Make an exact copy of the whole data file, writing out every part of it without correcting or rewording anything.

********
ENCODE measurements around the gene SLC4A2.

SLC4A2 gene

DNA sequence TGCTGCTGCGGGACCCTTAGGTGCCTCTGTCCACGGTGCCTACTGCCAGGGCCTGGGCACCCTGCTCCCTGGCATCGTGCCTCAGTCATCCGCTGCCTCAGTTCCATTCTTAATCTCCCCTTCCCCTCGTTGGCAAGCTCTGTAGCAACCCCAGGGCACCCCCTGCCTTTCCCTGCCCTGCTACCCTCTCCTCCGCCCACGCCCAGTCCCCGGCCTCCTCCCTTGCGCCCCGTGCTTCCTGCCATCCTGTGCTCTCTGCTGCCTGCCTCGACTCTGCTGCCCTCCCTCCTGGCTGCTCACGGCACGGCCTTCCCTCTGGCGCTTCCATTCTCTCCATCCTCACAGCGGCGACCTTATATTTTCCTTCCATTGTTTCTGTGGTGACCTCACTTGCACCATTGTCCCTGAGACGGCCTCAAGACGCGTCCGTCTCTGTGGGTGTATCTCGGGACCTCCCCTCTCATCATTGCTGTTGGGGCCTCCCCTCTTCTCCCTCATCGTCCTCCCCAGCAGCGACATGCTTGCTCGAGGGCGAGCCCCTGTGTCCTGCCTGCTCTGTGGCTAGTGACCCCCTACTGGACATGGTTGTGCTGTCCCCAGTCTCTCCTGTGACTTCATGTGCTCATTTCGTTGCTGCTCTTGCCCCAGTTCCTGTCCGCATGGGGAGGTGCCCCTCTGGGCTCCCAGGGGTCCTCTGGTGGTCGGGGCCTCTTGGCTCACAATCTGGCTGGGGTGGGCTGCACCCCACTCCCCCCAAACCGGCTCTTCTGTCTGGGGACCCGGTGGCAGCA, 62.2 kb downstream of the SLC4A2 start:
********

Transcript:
ENCODE measurements around the gene SLC4A2.

SLC4A2 gene

DNA sequence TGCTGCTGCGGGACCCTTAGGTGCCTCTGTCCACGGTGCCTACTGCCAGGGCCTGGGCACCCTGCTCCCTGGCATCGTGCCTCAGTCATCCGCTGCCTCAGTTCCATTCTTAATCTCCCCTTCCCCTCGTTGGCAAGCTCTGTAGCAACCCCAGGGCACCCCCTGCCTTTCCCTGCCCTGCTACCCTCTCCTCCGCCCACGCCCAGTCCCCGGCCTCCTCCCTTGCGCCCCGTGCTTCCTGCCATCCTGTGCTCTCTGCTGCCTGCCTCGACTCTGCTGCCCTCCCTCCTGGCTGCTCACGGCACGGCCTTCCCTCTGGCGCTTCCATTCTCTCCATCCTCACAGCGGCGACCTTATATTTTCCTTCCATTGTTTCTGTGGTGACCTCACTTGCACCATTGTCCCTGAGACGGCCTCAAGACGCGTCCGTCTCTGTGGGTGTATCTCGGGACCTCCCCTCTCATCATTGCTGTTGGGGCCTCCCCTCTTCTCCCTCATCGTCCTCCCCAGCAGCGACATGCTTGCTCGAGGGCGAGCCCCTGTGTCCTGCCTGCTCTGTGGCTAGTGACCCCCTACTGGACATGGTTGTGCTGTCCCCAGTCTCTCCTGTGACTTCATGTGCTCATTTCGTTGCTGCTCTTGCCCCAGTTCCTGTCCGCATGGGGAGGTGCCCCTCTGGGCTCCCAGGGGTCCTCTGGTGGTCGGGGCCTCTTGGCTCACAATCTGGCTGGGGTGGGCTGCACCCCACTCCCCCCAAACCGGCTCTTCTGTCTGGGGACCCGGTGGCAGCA, 62.2 kb downstream of the SLC4A2 start: